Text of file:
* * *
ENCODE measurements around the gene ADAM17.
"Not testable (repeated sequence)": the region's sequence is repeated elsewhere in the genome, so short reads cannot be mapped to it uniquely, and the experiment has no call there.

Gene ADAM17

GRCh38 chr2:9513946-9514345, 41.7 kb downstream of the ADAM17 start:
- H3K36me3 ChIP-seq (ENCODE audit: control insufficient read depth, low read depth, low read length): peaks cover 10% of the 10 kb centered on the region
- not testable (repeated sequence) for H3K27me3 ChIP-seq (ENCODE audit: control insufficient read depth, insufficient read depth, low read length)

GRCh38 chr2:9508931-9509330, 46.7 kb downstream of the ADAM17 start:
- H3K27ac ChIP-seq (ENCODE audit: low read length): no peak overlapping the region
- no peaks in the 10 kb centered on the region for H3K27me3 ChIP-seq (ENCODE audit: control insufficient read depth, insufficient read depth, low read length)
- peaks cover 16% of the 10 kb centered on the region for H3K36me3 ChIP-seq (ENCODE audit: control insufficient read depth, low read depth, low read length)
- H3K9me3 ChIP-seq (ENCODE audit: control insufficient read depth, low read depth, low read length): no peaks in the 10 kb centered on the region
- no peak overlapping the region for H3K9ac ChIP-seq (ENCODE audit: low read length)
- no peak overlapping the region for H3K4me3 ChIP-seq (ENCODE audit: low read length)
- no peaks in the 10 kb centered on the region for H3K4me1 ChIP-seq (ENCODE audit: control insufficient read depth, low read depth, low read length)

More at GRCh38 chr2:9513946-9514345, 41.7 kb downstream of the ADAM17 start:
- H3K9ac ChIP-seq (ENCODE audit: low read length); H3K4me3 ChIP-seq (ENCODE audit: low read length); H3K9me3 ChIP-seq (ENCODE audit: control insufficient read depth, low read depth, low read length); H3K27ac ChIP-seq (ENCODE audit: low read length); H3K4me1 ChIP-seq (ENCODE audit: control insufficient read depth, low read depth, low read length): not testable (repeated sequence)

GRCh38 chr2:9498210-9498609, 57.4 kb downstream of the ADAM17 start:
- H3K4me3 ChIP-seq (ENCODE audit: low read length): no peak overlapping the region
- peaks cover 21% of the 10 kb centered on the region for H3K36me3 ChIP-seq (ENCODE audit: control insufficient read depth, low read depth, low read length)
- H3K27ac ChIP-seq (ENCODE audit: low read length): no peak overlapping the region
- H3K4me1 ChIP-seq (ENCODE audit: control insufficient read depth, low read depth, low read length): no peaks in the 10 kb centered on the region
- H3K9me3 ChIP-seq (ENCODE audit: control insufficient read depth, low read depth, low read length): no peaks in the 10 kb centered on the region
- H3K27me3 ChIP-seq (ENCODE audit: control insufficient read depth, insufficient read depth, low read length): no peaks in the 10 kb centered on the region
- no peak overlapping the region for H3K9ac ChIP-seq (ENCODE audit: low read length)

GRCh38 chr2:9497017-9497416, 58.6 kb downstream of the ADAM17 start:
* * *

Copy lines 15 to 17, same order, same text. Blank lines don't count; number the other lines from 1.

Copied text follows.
More at GRCh38 chr2:9513946-9514345, 41.7 kb downstream of the ADAM17 start:
- H3K9ac ChIP-seq (ENCODE audit: low read length); H3K4me3 ChIP-seq (ENCODE audit: low read length); H3K9me3 ChIP-seq (ENCODE audit: control insufficient read depth, low read depth, low read length); H3K27ac ChIP-seq (ENCODE audit: low read length); H3K4me1 ChIP-seq (ENCODE audit: control insufficient read depth, low read depth, low read length): not testable (repeated sequence)

GRCh38 chr2:9498210-9498609, 57.4 kb downstream of the ADAM17 start: